Just ate some kellogs crunchy nut cornflakes with a load of milk pored on top they were lush. Goner sit on my wooden chair and continue to type this message and then sip my cuppa tea.
Campaign for Nuclear Disarmament
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|The CND symbol, designed by Gerald Holtom in 1958. It has become a nearly universal peace symbol used in many different versions worldwide.|
|Formation||November 1957; 62 years ago|
|Region served||United Kingdom|
|General Secretary||Kate Hudson|
|Press and Communications Officer||Ian Chamberlain|
The Campaign for Nuclear Disarmament (CND) is an organisation that advocates unilateral nuclear disarmament by the United Kingdom, international nuclear disarmament and tighter international arms regulation through agreements such as the Nuclear Non-Proliferation Treaty. It opposes military action that may result in the use of nuclear, chemical or biological weapons and the building of nuclear power stations in the UK.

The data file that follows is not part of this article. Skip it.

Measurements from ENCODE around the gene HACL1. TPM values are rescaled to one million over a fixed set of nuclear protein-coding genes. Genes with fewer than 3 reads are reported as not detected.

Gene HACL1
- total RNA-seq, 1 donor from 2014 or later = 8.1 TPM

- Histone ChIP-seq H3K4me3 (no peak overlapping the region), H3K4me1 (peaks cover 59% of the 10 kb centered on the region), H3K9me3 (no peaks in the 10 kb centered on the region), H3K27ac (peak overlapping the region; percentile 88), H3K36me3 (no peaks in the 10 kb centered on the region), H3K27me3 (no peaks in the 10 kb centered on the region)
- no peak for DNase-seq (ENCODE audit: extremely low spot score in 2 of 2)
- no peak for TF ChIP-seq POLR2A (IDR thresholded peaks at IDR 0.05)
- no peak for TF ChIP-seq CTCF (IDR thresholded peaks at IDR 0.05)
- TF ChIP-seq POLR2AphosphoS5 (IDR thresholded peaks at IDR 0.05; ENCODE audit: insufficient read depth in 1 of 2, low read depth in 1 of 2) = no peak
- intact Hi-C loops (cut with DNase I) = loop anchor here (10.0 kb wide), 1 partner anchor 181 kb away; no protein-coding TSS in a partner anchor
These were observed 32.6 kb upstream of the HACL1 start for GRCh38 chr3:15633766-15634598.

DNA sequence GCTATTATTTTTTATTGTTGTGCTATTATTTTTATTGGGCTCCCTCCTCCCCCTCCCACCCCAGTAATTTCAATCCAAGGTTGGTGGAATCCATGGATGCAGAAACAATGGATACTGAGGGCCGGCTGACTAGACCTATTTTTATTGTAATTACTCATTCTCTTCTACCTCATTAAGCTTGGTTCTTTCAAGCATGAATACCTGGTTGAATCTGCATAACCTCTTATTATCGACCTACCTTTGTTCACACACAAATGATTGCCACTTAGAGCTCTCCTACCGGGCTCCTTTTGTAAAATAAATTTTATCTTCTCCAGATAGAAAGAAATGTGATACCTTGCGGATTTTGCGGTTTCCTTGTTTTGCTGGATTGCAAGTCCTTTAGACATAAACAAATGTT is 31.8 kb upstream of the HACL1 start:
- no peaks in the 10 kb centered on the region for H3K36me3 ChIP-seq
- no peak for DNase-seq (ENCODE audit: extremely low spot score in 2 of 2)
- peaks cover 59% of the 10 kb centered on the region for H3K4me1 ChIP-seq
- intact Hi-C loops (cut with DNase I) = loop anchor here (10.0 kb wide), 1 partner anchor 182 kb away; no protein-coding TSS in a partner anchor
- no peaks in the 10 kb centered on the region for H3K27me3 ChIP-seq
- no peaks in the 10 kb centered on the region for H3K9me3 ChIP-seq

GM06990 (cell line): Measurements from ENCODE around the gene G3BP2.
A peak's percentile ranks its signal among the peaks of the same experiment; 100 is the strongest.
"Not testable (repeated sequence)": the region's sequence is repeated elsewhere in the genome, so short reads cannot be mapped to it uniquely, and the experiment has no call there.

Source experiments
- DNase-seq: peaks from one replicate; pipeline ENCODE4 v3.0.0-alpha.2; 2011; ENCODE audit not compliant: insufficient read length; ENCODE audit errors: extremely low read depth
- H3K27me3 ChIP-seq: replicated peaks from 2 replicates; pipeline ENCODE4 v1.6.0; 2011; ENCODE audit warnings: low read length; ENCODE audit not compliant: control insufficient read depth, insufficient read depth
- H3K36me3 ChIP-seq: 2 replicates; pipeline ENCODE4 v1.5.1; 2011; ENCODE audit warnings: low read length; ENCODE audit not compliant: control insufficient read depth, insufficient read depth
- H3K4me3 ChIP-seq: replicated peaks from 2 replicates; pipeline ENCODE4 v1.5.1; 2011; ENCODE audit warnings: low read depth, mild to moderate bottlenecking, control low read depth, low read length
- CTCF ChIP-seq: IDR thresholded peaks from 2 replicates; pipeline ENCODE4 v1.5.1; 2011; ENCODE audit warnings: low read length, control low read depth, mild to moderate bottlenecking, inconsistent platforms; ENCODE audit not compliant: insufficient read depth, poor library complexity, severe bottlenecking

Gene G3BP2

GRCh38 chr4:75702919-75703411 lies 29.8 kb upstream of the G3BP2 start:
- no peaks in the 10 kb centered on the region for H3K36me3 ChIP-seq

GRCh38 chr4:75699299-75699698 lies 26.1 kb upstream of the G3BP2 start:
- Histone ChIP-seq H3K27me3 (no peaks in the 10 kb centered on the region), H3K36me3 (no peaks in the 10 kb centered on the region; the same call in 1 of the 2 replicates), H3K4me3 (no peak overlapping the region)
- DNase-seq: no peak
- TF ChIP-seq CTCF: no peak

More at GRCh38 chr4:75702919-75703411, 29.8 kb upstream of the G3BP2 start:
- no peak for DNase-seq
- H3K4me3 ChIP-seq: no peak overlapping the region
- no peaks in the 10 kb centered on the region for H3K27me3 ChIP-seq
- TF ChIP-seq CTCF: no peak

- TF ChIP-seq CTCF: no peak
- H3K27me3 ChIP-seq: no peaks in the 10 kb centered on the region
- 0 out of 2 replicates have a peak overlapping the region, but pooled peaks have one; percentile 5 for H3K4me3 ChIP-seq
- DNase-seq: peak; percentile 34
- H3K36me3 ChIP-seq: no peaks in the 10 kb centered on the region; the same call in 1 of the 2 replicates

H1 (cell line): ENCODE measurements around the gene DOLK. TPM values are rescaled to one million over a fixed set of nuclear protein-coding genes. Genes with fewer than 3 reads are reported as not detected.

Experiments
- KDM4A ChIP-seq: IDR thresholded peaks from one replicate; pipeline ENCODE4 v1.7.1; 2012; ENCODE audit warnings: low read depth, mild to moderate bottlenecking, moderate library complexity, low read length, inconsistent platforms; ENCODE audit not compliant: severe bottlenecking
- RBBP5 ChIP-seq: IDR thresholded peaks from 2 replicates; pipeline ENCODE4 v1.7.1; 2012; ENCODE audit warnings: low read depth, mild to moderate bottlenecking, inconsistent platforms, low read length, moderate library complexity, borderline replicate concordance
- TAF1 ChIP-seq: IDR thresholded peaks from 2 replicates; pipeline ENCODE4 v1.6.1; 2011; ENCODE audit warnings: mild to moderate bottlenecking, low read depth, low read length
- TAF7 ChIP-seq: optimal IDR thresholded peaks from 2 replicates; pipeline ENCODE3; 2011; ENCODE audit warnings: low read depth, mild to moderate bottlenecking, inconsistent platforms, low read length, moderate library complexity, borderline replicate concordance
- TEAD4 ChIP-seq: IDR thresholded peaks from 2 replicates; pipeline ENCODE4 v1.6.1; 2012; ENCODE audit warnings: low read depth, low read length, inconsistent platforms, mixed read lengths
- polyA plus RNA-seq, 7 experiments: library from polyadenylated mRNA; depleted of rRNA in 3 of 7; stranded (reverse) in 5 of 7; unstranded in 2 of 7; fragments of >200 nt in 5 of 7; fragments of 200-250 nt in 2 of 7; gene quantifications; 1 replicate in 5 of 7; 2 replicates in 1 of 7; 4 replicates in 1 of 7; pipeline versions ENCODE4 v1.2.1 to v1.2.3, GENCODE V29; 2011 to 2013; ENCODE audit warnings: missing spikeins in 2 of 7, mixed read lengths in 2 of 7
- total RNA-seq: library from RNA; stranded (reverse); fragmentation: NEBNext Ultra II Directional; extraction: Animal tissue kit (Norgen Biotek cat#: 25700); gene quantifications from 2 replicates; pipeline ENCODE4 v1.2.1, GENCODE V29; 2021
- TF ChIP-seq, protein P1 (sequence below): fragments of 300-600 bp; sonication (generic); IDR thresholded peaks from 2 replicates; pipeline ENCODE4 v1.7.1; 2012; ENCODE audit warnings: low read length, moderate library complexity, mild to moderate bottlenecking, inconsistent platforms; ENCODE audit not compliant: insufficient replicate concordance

CND began in November 1957 when a committee was formed, including Canon John Collins as chairman, Bertrand Russell as president and Peggy Duff as organising secretary. The committee organised CND’s first public meeting at Methodist Central Hall, Westminster, on 17 February 1958. Since then, CND has periodically been at the forefront of the peace movement in the UK. It claims to be Europe‘s largest single-issue peace campaign. Between 1958 and 1965 it organised the Aldermaston March, which was held over the Easter weekend from the Atomic Weapons Establishment near Aldermaston to Trafalgar Square, London.